For as long as I have been around, most of the City Council were landlords themselves. This may be the first council that isn't. It may very well be the case that they lack enough input from small-time landlords. But small-time landlords could direct their anger where it belongs, at the large landlords that are creating cause for new ordinances. They could actively participate in discussions that could lead to policies that reign in the biggest abusers without creating undue burden. But the largest landlord lobby group, RHA, has no interest in this, because the biggest abusers are their largest funders. Small-time landlords should have their own lobby group that actually looks out for their interests.

@3 - Your reasoning is dangerous. It inevitably leads to the idea that there are human beings that don't have the right to exist anywhere. If you can't see why that is a problem, there is really no point in discussion any of these issues with you.

16

"If you don’t make the money, why do you have the right to live in the city."
This is such a bullshit derailing tactic.

All the noise about affordable housing and displacement is about people that ALREADY LIVE HERE.

No one is talking about wannabe transplants complaining about how expensive their first Seattle apartment will be.

We're arguing that Seattle's current residents should have some reasonable expectation that they won't be forced to move out of the city because their current landlord noticed that demand for housing in Seattle is skyrocketing and figured they could raise their profit margin on your apartment through the roof.

To repurpose @13's car analogy, this is like if you were leasing a Honda, and the dealership decided to increase your lease payment by 30%, and when you complained, they told you to take the bus.

17

You don't have the "right" to live in a certain city or neighborhood.

We'd all like to live in certain places but that doesn't mean society is obligated to pay for it..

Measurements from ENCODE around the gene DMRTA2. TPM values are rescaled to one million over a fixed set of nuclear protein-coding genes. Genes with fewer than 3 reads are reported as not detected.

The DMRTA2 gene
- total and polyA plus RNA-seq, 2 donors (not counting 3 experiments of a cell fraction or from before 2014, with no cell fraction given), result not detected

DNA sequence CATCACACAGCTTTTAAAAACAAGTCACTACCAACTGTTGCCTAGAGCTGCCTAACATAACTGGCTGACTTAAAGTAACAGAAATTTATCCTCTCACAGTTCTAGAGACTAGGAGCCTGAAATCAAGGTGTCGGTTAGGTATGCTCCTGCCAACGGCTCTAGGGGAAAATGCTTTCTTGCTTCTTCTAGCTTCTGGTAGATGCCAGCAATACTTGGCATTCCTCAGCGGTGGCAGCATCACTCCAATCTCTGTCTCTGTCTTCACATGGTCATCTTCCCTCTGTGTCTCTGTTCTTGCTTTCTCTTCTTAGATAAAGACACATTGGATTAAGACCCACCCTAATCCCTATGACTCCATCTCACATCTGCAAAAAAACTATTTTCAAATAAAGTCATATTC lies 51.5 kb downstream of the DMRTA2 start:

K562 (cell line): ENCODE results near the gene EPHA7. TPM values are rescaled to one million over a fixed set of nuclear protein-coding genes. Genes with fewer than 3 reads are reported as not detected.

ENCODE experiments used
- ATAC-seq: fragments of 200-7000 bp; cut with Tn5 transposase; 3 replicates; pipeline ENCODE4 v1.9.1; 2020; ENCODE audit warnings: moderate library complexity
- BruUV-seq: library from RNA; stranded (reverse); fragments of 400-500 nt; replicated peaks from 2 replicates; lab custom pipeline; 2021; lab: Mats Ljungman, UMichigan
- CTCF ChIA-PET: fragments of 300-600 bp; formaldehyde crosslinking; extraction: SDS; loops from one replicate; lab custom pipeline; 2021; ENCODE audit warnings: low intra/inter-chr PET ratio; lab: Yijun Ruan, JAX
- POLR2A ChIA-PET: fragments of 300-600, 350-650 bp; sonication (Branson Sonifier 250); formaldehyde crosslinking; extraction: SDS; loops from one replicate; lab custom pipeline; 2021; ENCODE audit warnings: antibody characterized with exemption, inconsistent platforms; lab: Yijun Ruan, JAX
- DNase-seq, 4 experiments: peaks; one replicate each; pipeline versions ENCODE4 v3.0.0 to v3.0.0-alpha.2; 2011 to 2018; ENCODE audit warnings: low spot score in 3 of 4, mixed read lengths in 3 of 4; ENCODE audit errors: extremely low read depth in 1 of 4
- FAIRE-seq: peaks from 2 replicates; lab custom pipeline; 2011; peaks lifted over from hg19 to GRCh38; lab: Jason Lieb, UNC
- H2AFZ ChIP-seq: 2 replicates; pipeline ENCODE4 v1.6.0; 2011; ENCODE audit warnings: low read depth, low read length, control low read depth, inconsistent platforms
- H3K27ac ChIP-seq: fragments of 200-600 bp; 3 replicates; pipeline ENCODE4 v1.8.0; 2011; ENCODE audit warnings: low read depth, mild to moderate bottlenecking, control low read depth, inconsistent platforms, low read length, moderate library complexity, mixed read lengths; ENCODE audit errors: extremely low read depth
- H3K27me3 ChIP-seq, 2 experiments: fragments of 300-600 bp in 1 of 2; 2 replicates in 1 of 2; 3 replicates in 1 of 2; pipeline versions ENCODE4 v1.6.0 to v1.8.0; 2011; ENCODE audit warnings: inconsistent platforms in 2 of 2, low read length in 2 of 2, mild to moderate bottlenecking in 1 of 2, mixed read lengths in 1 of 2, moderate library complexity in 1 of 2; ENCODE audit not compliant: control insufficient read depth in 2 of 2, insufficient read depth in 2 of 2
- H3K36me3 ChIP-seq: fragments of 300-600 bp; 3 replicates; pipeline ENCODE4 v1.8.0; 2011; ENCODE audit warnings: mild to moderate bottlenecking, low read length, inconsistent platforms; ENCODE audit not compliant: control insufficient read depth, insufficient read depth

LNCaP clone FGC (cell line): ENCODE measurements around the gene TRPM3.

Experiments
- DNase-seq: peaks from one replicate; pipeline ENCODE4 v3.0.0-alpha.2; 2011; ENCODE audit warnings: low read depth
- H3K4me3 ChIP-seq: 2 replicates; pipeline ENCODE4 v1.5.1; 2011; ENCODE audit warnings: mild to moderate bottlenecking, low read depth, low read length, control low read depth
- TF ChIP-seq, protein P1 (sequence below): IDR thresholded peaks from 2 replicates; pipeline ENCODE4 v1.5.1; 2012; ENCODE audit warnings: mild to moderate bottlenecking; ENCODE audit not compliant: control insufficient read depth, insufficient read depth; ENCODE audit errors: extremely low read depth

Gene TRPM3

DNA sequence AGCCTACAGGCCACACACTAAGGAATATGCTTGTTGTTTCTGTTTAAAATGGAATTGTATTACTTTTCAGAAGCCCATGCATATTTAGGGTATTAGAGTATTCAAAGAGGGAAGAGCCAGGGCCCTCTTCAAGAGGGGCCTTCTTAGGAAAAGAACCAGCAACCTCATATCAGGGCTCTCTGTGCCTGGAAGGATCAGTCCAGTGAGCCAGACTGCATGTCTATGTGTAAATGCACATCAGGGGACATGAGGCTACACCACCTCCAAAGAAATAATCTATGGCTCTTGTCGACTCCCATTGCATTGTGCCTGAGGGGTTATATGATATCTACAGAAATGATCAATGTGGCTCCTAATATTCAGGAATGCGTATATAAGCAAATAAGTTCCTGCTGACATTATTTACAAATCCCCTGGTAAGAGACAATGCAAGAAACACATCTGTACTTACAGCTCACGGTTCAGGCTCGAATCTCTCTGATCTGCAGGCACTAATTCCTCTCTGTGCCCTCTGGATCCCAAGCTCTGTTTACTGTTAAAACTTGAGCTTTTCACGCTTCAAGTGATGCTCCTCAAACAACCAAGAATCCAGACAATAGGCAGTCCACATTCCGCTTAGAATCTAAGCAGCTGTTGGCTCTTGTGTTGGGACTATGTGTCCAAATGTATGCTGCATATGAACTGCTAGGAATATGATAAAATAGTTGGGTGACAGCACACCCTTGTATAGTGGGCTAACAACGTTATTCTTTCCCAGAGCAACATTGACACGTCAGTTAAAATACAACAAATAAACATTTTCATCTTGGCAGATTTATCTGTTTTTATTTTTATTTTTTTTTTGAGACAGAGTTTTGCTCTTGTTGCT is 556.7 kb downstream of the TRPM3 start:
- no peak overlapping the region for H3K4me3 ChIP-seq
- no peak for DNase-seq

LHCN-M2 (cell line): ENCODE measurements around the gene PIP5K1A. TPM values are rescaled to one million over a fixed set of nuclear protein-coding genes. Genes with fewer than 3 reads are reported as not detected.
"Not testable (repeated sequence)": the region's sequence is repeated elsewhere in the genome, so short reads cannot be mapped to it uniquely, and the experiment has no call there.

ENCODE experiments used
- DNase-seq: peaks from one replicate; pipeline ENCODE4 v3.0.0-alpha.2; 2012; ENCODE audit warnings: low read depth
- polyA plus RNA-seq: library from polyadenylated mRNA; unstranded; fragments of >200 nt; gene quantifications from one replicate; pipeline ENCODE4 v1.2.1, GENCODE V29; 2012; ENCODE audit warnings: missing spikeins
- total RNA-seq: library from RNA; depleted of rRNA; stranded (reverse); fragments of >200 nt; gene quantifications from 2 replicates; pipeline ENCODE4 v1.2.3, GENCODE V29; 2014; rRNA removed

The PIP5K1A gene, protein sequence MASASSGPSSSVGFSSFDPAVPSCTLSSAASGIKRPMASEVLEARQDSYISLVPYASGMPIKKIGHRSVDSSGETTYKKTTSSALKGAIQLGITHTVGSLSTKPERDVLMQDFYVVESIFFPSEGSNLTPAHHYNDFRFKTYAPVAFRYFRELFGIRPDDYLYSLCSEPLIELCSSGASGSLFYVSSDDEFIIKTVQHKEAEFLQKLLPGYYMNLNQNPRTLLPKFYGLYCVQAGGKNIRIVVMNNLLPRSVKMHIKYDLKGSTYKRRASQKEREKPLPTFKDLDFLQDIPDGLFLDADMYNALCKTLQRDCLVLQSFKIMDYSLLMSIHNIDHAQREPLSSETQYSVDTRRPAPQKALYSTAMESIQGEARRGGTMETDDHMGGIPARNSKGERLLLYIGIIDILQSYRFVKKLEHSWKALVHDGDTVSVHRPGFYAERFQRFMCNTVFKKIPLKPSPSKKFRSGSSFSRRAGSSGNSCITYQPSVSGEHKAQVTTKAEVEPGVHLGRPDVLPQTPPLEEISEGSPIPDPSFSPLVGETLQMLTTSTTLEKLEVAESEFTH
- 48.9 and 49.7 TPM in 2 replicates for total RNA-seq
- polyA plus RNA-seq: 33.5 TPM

18

@13 then they all complain about the homeless which includes elderly sick women that can no longer pay the rent while landlords laugh all the way to the bank and the 30 somethings that can afford overpriced housing say elders don't have the right to live in an area they have supported for 14+ years if not a lifetime. Next they'll invoke soylent green and euthanize us.

19

Same problem as with San Francisco: limited area to spread out due to water features and everyone wants to live here. At some point there is simply no more room to build but we aren't there yet. There is a TON of seemingly abandoned commercial space in this town. We need to think outside the box - turn those empty office buildings into apartments! If our society would stop giving its blessings to single family dwellings of 2,000-plus square feet, more people could live in the same amount of space. Landlords are those people you want to rent to you so there is no point in cutting off your nose to spite your face.

20

Can a city only have rich people living in it?

A whole city?

Not a suburb...not a gated community...but a city (that has typically been home to people of all income levels.)

A city with people who are going to school.
A city with people who have part time jobs while they try to figure out their career path.
A city with people who work as waitstaff, teachers, musicians, etc.

It seems to me that a whole city needs places for people who have different levels of opportunities available to them. Places to start out...places to advance to...places to recover in.

I moved here in 1992 with a group of people--some just out of college. None of us had jobs when we moved here. Luckily, someone rented to us, even without jobs. Soon enough, we all found jobs--some of them better jobs than others--and we always managed to pay our rent. We all found better jobs...and better places to live...and most of us went our separate ways. I think all of us that moved out here in '92 all own homes now, pay taxes and are part of the community--a community that we love and that, I think, we all feel part of...

Had it been today instead of 1992, we wouldn't have been able to do that. Maybe we wouldn't have tried...maybe we would have all gone somewhere else.

And maybe, you'll think that'd be no big loss.

...and perhaps that's just the luck of making the right decisions at the right time. Right now is not the time to move to Seattle unless you're rich.

But, there are those who HAVE lived here, perhaps for most if not all of their lives, who are finding it hard to keep living here. Maybe they didn't find the right jobs, they didn't take the right career path, maybe they've hit a bump in the road...but they're doing what they can to keep themselves afloat (knowing that as expensive as it is to keep living here, it's not exactly inexpensive to pick up and move somewhere else...)

...and they're being told that they have no right to keep living here--despite this being a city that HAS TO BE more than just rich people (as those rich people need people to pour them drinks, walk their dogs, teach their children, entertain them at night, etc.)